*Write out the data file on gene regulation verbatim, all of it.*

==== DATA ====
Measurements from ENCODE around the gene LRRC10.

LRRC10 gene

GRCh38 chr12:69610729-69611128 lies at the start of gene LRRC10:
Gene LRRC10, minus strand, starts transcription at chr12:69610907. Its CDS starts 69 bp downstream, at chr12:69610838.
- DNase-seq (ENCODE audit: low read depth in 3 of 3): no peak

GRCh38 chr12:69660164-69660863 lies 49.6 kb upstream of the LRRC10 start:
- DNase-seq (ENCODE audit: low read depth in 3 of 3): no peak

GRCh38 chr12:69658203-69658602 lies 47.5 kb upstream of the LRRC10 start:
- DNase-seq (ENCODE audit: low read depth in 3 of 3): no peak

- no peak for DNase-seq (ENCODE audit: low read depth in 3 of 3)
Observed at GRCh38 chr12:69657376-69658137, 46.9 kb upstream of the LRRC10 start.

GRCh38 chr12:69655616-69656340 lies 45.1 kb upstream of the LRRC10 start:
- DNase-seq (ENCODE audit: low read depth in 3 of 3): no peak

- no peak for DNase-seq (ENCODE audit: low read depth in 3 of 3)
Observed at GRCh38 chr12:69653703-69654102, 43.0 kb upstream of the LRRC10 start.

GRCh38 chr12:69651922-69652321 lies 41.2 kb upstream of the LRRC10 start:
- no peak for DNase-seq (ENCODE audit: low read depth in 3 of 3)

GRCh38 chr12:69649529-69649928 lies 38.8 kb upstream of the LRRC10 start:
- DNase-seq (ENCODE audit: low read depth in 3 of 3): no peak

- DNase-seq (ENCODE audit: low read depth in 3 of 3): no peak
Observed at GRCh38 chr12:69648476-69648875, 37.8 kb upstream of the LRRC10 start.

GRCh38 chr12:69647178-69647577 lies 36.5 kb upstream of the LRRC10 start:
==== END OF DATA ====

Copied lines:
Measurements from ENCODE around the gene LRRC10.

LRRC10 gene

GRCh38 chr12:69610729-69611128 lies at the start of gene LRRC10:
Gene LRRC10, minus strand, starts transcription at chr12:69610907. Its CDS starts 69 bp downstream, at chr12:69610838.
- DNase-seq (ENCODE audit: low read depth in 3 of 3): no peak

GRCh38 chr12:69660164-69660863 lies 49.6 kb upstream of the LRRC10 start:
- DNase-seq (ENCODE audit: low read depth in 3 of 3): no peak

GRCh38 chr12:69658203-69658602 lies 47.5 kb upstream of the LRRC10 start:
- DNase-seq (ENCODE audit: low read depth in 3 of 3): no peak

- no peak for DNase-seq (ENCODE audit: low read depth in 3 of 3)
Observed at GRCh38 chr12:69657376-69658137, 46.9 kb upstream of the LRRC10 start.

GRCh38 chr12:69655616-69656340 lies 45.1 kb upstream of the LRRC10 start:
- DNase-seq (ENCODE audit: low read depth in 3 of 3): no peak

- no peak for DNase-seq (ENCODE audit: low read depth in 3 of 3)
Observed at GRCh38 chr12:69653703-69654102, 43.0 kb upstream of the LRRC10 start.

GRCh38 chr12:69651922-69652321 lies 41.2 kb upstream of the LRRC10 start:
- no peak for DNase-seq (ENCODE audit: low read depth in 3 of 3)

GRCh38 chr12:69649529-69649928 lies 38.8 kb upstream of the LRRC10 start:
- DNase-seq (ENCODE audit: low read depth in 3 of 3): no peak

- DNase-seq (ENCODE audit: low read depth in 3 of 3): no peak
Observed at GRCh38 chr12:69648476-69648875, 37.8 kb upstream of the LRRC10 start.

GRCh38 chr12:69647178-69647577 lies 36.5 kb upstream of the LRRC10 start: